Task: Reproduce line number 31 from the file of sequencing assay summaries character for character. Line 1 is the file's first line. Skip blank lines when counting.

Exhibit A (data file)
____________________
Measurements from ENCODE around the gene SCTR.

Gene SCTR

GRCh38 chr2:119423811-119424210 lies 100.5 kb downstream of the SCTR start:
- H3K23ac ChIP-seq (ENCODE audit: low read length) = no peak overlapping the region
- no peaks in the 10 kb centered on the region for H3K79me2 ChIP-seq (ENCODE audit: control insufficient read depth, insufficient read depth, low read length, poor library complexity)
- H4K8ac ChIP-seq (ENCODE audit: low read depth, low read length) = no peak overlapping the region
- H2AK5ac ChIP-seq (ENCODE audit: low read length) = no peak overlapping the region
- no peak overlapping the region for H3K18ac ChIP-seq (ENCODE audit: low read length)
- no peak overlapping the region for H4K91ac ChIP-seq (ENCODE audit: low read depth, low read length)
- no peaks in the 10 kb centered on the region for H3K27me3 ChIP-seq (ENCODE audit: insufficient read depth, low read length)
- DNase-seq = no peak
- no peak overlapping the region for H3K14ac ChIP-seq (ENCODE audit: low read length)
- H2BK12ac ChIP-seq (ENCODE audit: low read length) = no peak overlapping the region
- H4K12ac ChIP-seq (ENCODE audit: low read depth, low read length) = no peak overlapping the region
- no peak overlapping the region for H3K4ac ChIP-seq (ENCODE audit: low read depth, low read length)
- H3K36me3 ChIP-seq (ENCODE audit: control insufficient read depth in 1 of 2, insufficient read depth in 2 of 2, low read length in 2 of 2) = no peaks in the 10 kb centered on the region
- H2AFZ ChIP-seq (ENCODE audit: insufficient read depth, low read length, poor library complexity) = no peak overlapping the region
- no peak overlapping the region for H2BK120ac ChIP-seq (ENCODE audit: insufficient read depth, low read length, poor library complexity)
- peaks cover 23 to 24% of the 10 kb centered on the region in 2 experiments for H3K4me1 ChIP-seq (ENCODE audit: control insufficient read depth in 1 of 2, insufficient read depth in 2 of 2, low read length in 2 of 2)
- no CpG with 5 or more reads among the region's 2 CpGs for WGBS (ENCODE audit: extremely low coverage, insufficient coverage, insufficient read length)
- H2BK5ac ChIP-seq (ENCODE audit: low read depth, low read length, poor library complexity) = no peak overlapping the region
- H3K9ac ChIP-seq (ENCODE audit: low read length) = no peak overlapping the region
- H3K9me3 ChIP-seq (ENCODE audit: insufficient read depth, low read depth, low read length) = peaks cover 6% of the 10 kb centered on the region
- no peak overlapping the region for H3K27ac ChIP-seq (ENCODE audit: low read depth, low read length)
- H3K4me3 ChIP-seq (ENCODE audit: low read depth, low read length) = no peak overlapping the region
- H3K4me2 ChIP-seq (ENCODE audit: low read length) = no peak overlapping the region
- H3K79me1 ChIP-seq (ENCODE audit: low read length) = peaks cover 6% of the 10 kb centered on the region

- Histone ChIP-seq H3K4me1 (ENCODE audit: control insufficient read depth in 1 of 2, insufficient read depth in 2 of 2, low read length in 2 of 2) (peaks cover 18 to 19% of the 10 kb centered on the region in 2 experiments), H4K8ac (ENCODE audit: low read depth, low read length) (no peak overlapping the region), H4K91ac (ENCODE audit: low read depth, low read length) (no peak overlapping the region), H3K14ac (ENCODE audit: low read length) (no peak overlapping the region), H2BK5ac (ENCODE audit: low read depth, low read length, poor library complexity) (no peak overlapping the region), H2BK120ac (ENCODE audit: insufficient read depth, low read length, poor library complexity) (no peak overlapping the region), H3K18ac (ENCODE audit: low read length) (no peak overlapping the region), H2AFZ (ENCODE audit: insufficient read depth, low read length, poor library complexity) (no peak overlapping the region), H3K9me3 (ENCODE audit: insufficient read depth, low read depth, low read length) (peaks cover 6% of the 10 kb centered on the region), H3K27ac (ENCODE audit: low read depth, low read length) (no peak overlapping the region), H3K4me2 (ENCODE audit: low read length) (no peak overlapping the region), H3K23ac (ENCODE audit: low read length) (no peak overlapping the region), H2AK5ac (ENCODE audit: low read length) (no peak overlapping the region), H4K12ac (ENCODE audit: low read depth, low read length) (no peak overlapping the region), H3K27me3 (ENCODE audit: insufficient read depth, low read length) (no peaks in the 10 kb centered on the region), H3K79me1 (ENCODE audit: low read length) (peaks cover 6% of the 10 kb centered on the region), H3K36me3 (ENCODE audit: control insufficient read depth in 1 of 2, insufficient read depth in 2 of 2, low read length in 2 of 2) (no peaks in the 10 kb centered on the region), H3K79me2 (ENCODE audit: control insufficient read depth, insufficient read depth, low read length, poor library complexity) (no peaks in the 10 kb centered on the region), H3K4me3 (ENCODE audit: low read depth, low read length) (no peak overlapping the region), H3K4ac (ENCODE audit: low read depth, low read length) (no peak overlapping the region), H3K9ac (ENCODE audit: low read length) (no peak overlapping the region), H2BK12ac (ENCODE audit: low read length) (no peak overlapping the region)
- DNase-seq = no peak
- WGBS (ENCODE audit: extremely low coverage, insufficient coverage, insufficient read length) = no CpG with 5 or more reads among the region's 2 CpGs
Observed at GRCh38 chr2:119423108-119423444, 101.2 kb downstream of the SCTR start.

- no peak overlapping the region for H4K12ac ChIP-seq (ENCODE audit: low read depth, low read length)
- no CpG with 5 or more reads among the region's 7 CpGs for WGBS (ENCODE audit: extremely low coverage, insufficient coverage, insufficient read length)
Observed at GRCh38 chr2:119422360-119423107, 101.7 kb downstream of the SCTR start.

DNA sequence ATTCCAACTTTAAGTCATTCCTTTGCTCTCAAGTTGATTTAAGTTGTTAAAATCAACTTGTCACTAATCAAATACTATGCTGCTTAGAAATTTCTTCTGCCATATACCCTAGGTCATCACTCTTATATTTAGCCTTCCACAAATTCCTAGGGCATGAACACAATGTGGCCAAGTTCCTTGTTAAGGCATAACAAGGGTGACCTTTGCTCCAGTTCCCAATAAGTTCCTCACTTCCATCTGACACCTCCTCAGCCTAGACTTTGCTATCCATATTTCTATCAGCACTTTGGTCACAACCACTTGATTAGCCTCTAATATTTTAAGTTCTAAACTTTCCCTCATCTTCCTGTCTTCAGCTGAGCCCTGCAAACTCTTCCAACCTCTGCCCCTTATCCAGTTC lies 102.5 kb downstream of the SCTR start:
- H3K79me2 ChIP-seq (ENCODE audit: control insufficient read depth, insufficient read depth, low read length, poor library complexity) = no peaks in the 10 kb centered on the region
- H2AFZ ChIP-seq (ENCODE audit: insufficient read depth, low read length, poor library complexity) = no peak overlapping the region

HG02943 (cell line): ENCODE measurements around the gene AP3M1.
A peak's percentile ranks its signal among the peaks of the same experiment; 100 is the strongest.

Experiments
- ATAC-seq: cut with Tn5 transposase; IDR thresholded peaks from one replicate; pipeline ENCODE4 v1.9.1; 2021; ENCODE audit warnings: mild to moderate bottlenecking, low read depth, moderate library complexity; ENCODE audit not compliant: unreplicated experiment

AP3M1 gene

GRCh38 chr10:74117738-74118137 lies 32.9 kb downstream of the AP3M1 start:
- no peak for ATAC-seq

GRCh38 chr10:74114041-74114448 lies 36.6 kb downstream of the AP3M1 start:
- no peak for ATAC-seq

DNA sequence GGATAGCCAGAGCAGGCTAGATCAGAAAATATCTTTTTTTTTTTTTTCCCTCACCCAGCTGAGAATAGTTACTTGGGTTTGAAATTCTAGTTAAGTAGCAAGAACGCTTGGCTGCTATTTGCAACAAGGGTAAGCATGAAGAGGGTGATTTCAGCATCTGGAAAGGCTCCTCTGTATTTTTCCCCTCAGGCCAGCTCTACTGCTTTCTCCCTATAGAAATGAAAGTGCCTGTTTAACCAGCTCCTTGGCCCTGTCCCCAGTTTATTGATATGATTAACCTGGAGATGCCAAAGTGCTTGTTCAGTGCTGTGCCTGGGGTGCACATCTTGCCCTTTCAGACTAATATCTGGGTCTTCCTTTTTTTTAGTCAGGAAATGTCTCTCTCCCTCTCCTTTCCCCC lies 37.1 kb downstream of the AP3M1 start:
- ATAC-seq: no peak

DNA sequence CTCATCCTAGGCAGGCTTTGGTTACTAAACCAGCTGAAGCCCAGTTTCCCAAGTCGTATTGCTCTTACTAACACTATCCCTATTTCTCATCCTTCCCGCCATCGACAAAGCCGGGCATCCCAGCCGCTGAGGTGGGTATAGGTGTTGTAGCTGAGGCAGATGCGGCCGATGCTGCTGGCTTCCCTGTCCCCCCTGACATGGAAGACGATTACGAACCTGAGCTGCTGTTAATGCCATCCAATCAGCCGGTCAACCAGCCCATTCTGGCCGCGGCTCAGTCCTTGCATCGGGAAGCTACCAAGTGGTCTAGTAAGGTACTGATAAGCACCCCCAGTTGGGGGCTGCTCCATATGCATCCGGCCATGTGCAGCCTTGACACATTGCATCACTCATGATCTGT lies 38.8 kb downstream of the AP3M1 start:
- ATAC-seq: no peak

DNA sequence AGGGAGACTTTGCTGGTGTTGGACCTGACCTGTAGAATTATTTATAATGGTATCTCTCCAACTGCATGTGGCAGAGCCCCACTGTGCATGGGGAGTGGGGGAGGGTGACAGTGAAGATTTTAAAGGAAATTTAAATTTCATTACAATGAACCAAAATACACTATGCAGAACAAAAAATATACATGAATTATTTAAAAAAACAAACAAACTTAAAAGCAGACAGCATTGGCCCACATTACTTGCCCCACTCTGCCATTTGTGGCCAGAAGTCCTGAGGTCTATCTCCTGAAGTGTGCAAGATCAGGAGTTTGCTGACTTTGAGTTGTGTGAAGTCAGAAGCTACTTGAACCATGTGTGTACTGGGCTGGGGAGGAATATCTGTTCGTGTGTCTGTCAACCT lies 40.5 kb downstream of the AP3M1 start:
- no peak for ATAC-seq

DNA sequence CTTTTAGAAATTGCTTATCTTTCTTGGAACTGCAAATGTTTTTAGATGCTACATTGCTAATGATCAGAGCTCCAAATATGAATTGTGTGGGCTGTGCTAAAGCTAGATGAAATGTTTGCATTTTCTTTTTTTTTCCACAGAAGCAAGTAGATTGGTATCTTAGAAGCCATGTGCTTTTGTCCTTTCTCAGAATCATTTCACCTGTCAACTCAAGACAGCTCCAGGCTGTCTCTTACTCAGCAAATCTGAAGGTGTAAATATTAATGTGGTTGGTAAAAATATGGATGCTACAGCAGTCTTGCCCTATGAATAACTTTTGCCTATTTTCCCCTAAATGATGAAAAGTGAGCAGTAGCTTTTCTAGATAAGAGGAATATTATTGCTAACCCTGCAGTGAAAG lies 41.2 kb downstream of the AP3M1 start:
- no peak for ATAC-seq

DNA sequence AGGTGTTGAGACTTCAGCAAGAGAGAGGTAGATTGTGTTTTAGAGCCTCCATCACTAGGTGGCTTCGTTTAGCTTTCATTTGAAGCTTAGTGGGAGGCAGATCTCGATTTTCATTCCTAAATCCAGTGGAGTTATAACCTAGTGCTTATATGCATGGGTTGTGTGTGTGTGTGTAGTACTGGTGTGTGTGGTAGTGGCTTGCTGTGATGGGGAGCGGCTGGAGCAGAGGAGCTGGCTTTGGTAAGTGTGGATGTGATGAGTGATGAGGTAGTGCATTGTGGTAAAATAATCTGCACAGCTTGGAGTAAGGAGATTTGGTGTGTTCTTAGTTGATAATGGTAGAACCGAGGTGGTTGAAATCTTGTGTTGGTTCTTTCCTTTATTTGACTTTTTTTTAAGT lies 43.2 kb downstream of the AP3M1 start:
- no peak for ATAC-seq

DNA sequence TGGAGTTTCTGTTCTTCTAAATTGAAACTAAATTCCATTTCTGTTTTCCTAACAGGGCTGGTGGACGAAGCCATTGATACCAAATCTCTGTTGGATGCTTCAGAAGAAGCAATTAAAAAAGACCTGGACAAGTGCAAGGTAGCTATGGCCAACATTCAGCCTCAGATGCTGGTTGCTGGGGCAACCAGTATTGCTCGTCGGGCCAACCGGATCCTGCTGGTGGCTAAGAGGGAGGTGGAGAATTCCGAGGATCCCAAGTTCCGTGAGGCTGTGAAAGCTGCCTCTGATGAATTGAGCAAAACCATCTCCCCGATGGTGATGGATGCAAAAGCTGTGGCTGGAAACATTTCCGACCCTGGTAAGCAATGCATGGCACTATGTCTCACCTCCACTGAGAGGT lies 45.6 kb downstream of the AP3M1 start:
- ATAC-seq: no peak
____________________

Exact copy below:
Observed at GRCh38 chr2:119423108-119423444, 101.2 kb downstream of the SCTR start.